There was no shelter from the global storm this summer that erased almost $11 trillion from share prices in the most volatile three months since 2011.
Oil suffered its worst quarter in six years. Other commodities also fell amid fears about China's economy. The big overhang was the endless speculation about when the Americans would finally raise interest rates.
Well, the book closed on that miserable stretch for financial markets Wednesday. As we head into the home stretch of 2015, what does the future hold? More of the same? Better days?
If you listen to Germany's Finance Minister Wolfgang Schaeuble, the worst is yet to come. Schaeuble says financial markets are getting unhealthy again, overheated by low interest rates.
“If you look at what's going on [on] at a global level . . . we are moving to the next bubble," Schaeuble told a recent conference. “I think we should learn lesson(s) from crises we had.”
Billionaire investor activist Carl Icahn joined in this week. He said the U.S. low interest rate policy is a treacherous path.
“God knows where this is going,” said Icahn, who has been a consistent critic of the U.S. Federal Reserve for keeping its benchmark interest rate close to zero since 2008. “It's very dangerous and could be disastrous.”
I bounced those pessimistic views off Myles Bradshaw, an Oxford-trained economist who was in Toronto this week as part of a summit by NEI Investments. NEI is a mutual fund company that sells the Northwest and Ethical groups of funds.
Bradshaw heads up global strategies in London for Amundi Asset Management, which manages some funds on behalf of NEI. Amundi is Europe’s largest asset manager and one of the world’s 10 largest.
Far from being a pessimist, Bradshaw sees a future of low inflation, low but gradually rising interests rates and a rebalancing of the economic landscape. That comes with bumps, but he believes the low interest rate policies of the past 10 years have been the right course.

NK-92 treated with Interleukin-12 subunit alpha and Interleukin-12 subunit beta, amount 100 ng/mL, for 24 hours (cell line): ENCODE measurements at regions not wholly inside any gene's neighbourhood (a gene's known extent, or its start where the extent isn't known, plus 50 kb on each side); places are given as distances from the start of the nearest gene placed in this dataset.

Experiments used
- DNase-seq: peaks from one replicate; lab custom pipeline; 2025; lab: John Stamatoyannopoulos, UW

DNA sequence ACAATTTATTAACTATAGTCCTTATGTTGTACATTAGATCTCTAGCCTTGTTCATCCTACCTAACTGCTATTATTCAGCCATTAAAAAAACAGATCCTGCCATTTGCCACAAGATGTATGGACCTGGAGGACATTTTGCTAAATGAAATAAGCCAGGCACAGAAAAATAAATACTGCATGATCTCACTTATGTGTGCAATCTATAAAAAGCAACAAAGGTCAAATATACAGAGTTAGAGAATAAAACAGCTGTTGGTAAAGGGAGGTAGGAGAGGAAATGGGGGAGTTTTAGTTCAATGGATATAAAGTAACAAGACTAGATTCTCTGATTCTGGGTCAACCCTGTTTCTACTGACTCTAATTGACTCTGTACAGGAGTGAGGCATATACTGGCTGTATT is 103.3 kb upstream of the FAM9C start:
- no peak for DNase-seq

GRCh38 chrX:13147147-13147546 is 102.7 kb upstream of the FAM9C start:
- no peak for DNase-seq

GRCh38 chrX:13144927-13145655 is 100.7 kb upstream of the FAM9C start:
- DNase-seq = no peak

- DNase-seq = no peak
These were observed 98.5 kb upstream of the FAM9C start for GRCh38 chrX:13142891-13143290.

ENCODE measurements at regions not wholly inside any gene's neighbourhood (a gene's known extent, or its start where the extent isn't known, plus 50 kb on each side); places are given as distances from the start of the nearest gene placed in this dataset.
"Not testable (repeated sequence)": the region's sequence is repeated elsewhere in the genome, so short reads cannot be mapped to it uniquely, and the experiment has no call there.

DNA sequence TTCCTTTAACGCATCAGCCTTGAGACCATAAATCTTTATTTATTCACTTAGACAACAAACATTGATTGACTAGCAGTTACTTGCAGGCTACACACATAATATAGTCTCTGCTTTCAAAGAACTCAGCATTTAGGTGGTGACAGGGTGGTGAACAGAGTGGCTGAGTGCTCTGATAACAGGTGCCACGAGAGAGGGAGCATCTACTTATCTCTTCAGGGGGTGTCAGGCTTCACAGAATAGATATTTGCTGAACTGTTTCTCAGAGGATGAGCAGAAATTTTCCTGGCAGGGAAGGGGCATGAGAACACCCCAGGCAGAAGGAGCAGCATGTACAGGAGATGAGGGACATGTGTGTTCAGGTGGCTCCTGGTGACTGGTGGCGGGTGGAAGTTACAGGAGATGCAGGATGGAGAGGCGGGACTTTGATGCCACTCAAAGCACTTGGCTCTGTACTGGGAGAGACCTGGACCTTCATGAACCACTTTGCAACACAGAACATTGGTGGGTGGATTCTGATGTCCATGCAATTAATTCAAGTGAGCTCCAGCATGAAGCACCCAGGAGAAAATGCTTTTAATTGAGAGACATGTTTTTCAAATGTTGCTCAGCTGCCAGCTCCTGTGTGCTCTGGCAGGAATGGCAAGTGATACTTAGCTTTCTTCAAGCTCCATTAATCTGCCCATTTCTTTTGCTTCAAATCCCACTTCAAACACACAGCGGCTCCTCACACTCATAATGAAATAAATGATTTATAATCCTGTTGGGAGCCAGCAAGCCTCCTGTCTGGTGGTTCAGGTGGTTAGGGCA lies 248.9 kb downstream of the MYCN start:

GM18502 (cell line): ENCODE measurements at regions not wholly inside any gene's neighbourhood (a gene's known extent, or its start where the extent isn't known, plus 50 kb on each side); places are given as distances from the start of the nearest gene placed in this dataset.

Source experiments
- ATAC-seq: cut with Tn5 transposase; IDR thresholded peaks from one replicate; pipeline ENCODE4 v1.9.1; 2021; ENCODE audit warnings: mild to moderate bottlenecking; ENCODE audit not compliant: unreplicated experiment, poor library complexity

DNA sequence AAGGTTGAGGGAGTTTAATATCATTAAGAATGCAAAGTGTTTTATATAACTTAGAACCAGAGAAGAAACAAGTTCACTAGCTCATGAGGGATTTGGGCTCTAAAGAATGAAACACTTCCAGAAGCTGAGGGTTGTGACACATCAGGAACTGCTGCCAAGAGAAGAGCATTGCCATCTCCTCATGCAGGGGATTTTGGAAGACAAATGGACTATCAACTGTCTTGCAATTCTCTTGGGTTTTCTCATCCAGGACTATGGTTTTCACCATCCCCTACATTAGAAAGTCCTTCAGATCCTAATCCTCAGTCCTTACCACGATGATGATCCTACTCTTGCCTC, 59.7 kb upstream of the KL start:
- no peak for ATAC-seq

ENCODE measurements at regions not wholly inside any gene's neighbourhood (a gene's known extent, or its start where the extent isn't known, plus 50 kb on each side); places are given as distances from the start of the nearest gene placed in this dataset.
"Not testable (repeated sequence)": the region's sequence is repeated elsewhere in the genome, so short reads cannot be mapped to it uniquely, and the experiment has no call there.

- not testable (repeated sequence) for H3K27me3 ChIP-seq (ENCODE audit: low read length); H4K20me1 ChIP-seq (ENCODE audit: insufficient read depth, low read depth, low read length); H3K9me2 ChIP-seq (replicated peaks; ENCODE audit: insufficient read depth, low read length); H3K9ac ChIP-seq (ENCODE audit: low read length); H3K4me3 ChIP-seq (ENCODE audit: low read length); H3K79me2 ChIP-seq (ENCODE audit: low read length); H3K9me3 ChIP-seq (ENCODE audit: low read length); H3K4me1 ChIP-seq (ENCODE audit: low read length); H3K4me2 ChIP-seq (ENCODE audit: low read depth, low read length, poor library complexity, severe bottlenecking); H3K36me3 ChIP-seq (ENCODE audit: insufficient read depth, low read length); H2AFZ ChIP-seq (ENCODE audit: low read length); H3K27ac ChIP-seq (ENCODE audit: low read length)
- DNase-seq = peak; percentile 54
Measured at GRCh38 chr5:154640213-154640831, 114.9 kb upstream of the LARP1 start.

“We have zero rates because we had a debt problem,” Bradshaw said. “There’s a side effect to that, but the counterfactual is if we didn’t have zero rates things would have been much worse.”
The U.S. economy “is healing and the conditions for zero rates are no longer there,” he added. “Their time is coming.”
Bradshaw says Germany’s focus on price stability and the American reluctance to raise rates are rooted in their 20th-century experiences. For the Germans, the lessons of hyperinflation during the 1920s, and the resulting political and instability in the ’30s leading to World War II means a bias to stamping out inflation at all costs.
In the U.S., the lesson of the Depression was unemployment that peaked at 25 per cent in 1933, so monetary policy is focused on job creation, with some inflation as the tradeoff.
Bradshaw says it’s true that traditionally risk-averse savers are heading into stock markets because there’s little choice if they want a higher turn. But that higher risk can be low to moderate. Consumer debt levels are high, but low interest rates mean the costs are lower than in the past.
Bradshaw admits the global economy is more sensitive then ever to rate increases, which means increases will likely be small and gradual. He points out that the ratio of American debt to GDP (its economic output), is about the same now as it was at the end of World War II. The ratio fell steadily as economic activity grew.
So what does that mean for us? In Bradshaw’s view three things:
• Lower returns: If market returns have averaged 7 per cent before inflation, expect a few points less.
• Expect to take more risk. If you want to beat a 10-year Canada bond yielding 1.5 per cent while inflation is at 2 per cent, you have to look elsewhere. That could be shares of banks or utilities with dividend yields of 4 per cent or a bond fund with a global mix.
• More geographic risk. The global economy doesn’t move in sync. Canada’s stock market is one of the worst performers in 2015, down about 10 per cent. Japan, Germany and the U.S. Nasdaq exchange among the best.
It might be hard to make these adjustments, Bradshaw says, but they’re necessary. It’s something we’re going to have to get used to as markets search for a new equilibrium.